Your own processes should also come into consideration of course – you want to be sure the work that needs to be done with the form afterward can be done efficiently. But, your processes should be secondary to the needs of your customer whenever possible.

Too Much Content

Think about the information you truly need. When putting together the content, don’t just throw things on the paper in order to have them; know your purpose of asking for the information. For example, if you ask for birthdate because you send out a promotional coupon to customers for their birthday, that’s great! If you ask for birthdate because that’s a thing that’s on forms and you might use it one day, consider omitting it. If possible, try to pare down the text to bullet points and brief sentences rather than lengthy explanations. Again, think about the customer and how much time they have to read what is included in your form or document.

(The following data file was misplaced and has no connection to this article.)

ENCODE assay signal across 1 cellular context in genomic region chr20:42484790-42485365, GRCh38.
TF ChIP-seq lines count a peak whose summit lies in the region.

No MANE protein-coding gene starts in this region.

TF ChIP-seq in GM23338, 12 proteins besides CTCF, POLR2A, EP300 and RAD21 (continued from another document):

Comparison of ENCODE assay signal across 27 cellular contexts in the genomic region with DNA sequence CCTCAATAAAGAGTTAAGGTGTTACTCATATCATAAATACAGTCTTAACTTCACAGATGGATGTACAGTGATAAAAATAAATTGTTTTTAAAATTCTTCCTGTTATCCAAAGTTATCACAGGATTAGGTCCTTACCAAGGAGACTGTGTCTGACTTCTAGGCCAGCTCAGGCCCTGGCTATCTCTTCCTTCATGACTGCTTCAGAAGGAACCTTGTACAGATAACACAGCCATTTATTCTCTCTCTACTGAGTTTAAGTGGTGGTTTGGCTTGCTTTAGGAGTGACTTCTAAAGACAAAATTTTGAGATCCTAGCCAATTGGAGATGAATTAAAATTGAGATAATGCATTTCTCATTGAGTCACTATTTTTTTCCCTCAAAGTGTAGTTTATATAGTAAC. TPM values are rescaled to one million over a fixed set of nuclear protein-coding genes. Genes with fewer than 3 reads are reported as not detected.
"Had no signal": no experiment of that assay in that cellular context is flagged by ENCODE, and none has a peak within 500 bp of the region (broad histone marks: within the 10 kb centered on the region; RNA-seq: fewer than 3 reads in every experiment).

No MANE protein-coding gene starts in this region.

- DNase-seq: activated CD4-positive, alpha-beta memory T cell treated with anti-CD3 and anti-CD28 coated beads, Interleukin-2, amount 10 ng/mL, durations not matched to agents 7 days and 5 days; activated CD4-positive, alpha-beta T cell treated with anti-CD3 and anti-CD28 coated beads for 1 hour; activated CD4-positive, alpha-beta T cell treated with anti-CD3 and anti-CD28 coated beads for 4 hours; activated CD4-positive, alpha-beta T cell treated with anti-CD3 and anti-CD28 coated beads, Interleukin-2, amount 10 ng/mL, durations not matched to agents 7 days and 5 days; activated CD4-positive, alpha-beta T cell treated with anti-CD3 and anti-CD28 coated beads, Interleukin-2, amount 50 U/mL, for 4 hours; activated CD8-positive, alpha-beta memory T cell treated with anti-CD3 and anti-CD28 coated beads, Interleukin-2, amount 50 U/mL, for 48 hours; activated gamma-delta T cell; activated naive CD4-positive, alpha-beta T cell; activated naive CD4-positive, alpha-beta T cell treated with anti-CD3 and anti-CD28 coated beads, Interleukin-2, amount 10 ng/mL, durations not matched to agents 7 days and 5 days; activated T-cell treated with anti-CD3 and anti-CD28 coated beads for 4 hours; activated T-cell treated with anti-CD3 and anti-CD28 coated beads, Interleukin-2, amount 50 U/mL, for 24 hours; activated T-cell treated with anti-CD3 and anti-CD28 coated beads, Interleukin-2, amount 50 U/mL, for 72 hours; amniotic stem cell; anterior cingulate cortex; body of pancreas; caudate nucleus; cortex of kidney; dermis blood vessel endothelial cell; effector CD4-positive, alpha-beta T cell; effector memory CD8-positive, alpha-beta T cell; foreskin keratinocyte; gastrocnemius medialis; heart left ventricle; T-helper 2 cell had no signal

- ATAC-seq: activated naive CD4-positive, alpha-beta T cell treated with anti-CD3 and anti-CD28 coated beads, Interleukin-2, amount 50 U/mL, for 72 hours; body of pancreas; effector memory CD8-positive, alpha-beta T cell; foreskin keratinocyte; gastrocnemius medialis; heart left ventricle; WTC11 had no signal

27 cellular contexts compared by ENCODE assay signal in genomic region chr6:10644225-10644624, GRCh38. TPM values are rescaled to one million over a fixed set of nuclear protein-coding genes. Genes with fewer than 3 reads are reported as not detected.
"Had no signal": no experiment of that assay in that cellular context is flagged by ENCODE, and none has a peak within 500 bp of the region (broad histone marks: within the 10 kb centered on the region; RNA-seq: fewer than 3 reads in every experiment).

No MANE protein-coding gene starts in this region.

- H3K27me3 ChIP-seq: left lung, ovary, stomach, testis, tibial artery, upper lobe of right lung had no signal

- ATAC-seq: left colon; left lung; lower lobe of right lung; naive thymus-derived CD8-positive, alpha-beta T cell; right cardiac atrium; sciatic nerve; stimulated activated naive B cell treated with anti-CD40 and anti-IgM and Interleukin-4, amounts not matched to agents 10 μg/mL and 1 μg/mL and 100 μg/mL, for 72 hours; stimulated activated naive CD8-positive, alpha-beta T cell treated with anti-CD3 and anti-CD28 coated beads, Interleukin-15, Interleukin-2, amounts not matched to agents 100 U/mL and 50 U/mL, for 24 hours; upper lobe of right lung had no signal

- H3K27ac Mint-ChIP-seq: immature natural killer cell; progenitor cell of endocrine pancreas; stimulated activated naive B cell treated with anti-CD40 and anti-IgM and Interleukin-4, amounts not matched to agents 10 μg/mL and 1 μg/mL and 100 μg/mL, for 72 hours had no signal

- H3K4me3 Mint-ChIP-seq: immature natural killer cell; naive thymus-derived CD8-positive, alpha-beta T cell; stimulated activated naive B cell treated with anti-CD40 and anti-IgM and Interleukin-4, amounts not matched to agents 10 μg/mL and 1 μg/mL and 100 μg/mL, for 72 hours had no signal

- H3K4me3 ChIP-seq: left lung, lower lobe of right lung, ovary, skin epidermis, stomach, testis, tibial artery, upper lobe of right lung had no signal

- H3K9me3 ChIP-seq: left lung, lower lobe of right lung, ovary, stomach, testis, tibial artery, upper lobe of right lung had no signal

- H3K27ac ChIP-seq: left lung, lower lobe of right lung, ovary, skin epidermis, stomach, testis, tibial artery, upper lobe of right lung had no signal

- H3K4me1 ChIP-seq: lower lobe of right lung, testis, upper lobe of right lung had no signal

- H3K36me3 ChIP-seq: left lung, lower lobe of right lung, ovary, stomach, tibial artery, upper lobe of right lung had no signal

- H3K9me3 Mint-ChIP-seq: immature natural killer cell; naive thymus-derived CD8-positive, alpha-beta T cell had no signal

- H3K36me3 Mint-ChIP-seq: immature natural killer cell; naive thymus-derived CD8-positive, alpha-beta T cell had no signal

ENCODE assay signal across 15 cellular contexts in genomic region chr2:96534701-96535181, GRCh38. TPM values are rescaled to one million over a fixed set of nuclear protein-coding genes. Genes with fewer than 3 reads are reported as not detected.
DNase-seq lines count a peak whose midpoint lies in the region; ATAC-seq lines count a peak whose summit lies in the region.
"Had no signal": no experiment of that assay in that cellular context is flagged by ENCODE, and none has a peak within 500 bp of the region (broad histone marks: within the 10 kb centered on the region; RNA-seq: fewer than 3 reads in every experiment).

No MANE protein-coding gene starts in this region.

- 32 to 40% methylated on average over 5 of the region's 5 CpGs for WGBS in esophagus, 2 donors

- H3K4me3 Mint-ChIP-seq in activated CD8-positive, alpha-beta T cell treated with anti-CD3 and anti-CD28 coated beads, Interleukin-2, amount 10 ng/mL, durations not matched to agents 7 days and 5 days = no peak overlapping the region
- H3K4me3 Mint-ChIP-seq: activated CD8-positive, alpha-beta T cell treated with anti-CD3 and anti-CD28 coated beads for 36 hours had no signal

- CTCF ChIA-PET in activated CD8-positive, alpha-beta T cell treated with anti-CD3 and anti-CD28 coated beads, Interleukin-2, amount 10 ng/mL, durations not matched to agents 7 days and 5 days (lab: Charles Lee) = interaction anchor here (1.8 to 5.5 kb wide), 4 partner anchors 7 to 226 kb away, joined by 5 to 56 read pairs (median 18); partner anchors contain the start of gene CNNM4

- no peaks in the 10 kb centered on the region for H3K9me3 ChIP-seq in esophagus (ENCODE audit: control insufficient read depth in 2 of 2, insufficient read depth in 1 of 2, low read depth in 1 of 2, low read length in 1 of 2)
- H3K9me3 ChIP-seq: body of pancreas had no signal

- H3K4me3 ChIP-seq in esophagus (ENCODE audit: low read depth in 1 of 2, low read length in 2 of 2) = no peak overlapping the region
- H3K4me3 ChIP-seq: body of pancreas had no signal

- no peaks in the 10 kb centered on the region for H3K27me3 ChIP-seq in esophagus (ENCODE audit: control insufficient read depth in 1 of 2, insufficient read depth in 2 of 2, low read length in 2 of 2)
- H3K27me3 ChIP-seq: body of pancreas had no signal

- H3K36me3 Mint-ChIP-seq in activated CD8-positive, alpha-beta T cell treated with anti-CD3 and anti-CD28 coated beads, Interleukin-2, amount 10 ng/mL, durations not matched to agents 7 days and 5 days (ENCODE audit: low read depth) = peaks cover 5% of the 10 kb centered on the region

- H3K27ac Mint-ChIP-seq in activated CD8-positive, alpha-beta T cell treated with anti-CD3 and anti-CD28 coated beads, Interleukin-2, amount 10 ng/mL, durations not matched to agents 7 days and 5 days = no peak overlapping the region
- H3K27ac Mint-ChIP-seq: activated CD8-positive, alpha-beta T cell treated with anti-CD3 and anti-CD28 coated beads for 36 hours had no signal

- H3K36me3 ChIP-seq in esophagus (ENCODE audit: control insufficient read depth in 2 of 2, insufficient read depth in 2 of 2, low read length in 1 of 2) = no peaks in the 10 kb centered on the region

Poor Design

We’ve all filled out forms or perused documents that have all of the information smashed together, there are no breaks or heading dividing the content into manageable sections, and the spaces are too small to actually write in your answers. This is a chance to provide better customer service! At best, a poorly designed document makes an already annoying task even more so. At worst, your customer will register a negative opinion of the service they are receiving from your organization.


Tying It All Together: Case in Point

When I worked for a local non-profit a few years ago, we had a form each participant had to fill out. We had a problem with many participants filling out the basic identifying information, but skipping some of the essential information we needed in order for them to participate in the program. We spent so much time tracking people down and calling them (often repeatedly), it was a huge drain on our human resources. We decided to do something different.

We talked about who our “customers” were, and what their lives were like. Then, we took a close look at our form and realized the information provided about our program was too wordy and used terms that a new participant wouldn’t necessarily understand. We found that we didn’t highlight the areas of the form that the participant needed to fill out; those parts were crammed in among informational text with little white space. We also realized we could cut out a couple of unnecessary questions.